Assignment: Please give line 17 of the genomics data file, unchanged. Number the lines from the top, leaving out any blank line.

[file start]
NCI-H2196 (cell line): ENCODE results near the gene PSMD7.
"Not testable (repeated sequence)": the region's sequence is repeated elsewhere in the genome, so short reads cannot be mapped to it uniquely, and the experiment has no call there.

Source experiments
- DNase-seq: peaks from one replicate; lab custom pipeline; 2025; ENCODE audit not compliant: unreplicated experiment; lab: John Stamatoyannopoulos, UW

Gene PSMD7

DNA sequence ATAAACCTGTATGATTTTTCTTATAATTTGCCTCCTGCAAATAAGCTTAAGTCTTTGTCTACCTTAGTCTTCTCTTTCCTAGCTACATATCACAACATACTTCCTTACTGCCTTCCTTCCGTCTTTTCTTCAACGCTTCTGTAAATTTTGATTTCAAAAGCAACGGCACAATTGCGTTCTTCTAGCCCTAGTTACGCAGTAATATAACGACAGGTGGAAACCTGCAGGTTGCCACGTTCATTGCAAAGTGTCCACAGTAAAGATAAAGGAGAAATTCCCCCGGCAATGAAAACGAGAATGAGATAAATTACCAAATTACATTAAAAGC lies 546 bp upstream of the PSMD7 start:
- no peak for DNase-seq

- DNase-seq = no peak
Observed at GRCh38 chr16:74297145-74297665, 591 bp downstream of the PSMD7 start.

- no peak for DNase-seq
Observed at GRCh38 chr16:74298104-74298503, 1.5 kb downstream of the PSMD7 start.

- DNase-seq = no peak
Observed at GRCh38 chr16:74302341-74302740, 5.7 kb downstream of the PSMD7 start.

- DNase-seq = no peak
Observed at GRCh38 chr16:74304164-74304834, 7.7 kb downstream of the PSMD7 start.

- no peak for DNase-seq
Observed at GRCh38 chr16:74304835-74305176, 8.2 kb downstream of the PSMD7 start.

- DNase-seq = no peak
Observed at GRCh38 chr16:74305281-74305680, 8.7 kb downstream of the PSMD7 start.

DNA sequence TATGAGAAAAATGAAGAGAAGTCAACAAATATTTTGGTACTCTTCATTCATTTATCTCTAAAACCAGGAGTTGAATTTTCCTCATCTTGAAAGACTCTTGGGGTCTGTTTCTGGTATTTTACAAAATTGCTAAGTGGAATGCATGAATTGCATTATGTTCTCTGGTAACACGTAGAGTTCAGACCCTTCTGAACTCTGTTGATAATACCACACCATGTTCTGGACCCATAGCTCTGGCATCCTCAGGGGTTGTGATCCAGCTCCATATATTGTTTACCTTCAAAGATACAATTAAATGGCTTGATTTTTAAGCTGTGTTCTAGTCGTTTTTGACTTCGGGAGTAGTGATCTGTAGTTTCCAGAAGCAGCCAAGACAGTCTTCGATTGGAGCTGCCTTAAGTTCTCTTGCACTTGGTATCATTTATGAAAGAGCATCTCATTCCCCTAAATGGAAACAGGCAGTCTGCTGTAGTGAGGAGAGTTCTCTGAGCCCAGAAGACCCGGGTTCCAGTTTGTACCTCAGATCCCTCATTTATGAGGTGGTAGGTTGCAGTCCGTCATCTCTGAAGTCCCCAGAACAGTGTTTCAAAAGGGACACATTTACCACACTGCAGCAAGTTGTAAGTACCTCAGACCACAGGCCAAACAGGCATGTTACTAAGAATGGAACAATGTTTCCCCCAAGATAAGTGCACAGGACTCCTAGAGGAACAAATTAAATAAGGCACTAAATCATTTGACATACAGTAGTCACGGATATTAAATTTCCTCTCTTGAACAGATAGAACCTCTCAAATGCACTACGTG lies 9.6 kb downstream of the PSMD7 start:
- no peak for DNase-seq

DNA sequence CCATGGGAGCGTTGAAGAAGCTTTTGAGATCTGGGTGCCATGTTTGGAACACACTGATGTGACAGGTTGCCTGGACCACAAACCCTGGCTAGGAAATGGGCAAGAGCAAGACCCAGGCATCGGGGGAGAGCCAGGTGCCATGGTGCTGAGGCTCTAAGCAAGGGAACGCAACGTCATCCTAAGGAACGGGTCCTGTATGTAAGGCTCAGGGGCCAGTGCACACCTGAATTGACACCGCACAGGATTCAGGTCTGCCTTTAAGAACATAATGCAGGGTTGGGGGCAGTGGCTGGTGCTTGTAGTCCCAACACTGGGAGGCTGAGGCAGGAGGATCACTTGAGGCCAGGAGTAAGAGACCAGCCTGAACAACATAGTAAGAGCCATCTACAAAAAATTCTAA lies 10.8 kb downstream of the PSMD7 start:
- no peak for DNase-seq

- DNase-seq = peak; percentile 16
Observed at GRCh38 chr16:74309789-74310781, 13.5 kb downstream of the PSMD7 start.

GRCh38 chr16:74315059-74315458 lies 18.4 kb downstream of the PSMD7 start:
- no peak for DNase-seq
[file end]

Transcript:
Observed at GRCh38 chr16:74304835-74305176, 8.2 kb downstream of the PSMD7 start.